Layout of gas amplification and read-out with proportional wires.
Traditionally, multiwire proportional chambers have been used in TPCs as standard device for gas amplification. In this technique, tense parallel wires are mounted in front of the pad plane. These wires are on potentials, such that the arriving electrons are accelerated in their field, gaining an energy to the magnitude where ionization happens. To "flatten" the field towards the chamber, an additional layer of wires are mounted in this direction to minimize the influence of the sense and field wires behind.
The produced ions drift back into the TPC volume and induce a (very broad) signal on the pad plane behind the wires. So the electron signal is measured at the wires and (to improve the resolution) also the induced ion signal at a pad plane.
Since ions in the TPC volume should be avoided, a third layer of wires (which is called the gate) is necessary. When the gate is open the gating wires are at the same potential as the field in this region. In this state, drifting electrons (and ions) pass this grid without disturbance. To close the grid (which is the normal state) and collect the ions, the potential of neighboring wires is set alternating to ± 50-100 V. At this setting, the drifting ions and electrons are collected on the wires.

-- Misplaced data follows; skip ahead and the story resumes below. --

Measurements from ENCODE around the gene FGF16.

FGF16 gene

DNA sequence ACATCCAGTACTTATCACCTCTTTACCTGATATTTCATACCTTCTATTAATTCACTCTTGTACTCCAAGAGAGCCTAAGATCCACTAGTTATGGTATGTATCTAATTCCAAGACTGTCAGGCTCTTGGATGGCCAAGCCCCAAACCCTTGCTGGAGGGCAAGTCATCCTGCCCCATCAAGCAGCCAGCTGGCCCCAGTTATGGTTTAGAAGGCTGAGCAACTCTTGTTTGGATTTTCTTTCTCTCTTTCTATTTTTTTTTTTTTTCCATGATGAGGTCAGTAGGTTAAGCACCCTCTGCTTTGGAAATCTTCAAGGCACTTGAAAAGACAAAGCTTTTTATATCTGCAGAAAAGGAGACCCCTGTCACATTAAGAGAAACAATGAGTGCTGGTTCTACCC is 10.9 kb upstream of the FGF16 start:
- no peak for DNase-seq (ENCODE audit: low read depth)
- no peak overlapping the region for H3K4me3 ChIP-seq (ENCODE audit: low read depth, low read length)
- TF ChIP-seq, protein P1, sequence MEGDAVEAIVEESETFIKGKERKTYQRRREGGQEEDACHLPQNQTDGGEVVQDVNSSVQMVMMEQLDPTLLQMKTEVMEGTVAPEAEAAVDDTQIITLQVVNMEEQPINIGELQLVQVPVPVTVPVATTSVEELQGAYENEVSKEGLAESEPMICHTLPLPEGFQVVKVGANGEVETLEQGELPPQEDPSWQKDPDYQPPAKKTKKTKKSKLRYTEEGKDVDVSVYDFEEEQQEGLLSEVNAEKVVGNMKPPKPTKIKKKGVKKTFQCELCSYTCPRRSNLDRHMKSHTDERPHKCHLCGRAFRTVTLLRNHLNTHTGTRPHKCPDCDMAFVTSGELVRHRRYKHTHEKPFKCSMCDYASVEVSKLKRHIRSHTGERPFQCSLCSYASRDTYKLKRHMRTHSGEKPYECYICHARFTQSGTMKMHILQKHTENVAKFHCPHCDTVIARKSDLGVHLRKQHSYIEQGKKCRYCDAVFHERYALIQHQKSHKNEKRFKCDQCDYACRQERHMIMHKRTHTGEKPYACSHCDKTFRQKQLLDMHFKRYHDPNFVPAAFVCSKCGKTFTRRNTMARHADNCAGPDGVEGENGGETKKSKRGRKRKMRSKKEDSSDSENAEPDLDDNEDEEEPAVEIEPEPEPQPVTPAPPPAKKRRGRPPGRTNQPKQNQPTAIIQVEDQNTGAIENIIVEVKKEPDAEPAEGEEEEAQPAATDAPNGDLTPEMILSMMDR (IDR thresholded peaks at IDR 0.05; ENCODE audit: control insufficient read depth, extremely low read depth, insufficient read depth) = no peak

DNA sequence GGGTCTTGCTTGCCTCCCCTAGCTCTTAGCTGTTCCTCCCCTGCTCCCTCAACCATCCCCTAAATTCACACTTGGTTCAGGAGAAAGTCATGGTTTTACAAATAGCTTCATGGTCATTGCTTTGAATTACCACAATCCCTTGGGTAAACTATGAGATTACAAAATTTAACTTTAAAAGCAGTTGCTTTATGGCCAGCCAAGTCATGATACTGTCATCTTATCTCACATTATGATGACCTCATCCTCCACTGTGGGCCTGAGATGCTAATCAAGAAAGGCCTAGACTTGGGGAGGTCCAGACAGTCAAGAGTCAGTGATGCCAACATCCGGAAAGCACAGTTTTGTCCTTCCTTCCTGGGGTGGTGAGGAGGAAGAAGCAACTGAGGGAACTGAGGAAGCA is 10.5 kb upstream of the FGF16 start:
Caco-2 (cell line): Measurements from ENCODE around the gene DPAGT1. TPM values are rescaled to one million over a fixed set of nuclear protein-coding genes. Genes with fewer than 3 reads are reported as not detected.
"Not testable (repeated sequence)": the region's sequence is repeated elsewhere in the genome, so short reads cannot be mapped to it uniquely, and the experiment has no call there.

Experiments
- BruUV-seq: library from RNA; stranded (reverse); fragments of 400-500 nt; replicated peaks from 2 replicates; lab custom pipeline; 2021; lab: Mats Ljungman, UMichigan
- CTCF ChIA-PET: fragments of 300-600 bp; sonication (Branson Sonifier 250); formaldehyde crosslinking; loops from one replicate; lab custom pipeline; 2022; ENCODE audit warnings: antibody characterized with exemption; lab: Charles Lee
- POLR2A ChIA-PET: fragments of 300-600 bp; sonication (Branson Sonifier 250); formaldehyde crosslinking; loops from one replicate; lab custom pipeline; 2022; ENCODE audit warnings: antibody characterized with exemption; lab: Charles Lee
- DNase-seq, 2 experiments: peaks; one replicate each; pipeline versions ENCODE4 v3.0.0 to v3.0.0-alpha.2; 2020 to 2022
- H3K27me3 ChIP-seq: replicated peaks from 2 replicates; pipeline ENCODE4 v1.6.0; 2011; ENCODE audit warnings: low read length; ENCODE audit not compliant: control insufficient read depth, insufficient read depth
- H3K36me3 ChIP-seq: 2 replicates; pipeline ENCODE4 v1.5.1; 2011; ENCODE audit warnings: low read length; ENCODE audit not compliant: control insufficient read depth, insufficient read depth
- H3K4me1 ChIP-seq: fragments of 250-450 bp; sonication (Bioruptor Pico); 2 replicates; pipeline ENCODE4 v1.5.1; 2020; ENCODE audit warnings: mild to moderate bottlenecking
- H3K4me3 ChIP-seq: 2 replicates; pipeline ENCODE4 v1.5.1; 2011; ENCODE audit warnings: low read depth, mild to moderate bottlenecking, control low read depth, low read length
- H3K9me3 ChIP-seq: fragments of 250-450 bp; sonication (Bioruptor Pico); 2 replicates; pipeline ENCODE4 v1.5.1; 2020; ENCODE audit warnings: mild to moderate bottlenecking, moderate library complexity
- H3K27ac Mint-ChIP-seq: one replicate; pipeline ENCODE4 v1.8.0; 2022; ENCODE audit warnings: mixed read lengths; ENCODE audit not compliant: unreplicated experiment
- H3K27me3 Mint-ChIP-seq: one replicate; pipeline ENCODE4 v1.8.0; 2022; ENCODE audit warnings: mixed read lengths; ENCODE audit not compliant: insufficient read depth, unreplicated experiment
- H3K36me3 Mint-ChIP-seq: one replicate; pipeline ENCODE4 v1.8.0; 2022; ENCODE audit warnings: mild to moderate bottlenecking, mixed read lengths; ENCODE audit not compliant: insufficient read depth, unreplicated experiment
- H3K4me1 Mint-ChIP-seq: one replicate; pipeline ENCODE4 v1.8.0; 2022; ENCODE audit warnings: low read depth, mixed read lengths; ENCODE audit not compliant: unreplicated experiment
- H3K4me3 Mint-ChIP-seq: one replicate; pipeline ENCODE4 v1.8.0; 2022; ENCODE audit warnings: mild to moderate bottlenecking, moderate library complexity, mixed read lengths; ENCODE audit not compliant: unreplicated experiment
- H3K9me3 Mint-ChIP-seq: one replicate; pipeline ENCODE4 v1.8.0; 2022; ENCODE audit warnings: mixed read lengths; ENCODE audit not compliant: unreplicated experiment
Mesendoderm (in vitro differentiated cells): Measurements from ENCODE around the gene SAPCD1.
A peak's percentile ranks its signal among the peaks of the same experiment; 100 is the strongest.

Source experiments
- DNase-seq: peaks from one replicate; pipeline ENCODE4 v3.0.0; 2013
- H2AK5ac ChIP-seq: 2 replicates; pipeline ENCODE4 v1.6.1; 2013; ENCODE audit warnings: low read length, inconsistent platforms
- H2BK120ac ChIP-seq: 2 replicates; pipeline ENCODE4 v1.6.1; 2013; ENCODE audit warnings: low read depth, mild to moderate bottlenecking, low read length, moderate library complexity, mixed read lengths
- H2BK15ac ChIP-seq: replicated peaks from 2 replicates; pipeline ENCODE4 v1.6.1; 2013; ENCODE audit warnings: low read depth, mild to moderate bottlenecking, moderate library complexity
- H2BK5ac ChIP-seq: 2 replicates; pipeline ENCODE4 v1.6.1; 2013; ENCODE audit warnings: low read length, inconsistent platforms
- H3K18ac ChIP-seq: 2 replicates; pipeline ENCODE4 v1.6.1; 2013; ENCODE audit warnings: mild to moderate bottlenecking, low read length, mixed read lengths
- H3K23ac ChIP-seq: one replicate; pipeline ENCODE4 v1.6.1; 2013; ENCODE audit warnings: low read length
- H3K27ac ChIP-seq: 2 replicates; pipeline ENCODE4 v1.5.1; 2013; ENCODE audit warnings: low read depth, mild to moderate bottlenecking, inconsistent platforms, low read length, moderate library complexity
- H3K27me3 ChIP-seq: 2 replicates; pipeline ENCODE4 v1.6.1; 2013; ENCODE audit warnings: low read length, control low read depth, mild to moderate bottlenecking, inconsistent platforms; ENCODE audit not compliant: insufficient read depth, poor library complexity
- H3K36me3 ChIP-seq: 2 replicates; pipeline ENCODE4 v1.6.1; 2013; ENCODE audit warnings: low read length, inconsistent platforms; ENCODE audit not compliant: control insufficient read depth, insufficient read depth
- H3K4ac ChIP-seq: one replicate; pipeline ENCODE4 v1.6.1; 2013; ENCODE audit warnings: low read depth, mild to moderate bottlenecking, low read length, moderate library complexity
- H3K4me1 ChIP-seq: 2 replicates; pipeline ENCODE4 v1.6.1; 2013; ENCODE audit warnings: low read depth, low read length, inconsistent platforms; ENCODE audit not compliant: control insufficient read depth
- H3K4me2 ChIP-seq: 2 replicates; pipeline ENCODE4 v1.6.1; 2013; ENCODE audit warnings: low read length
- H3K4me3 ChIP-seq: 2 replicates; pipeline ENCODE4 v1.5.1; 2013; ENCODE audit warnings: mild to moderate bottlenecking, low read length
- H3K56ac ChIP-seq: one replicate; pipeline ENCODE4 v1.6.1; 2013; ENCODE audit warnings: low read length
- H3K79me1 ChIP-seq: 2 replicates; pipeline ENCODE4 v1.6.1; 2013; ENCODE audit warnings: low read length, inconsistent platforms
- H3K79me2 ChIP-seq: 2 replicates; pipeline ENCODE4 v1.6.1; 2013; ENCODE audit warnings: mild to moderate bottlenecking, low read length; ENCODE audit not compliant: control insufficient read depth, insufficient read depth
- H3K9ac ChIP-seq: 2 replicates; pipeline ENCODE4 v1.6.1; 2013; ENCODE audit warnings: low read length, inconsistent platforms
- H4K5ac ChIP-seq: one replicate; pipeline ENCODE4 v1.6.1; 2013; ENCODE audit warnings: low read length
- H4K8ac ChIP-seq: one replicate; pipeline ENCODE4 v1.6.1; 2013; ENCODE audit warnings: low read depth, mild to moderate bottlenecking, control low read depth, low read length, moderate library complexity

Some drawbacks of this technique (see below) have led to the development of new amplification structures, the so-called micro-pattern gas detectors (MPGDs).
With proportional wires, the signal is very broad and the distance between two wires is mechanically limited. This makes it difficult to separate two nearby tracks and set limits to the possible rφ and time resolution.
A second disadvantage is the high material budget of the support structures that hold the wires. To provide a perfectly parallel alignment the wires have to be mounted under very high tension. This demands for a very solid mounting system with a high material budget.
Third, the gating is problematic in experiments with a high event rate, where the time between two events is too short for the gating and measurement cycle. If the events do overlap, which means the drift needs longer than the time between two events, gating becomes impossible.
In the case of the ILC all these three problems are realized. A good two-track separation and precise time resolution is needed to achieve the physics goal of the project. To be able to make a very precise energy measurement in the calorimeter, the material budget is very limited. Furthermore, the collision rate is so high that the gating with a grid would not work anymore. Therefore a new amplification techniques are needed. These are called Micro Pattern Gas Detectors (MPGDs). Two different technologies of micro-pattern devices are under investigation for their use in a TPC at the ILC: the Micro Mesh Gaseous Detectors (MicroMEGAS) and Gas Electron Multipliers (GEMs).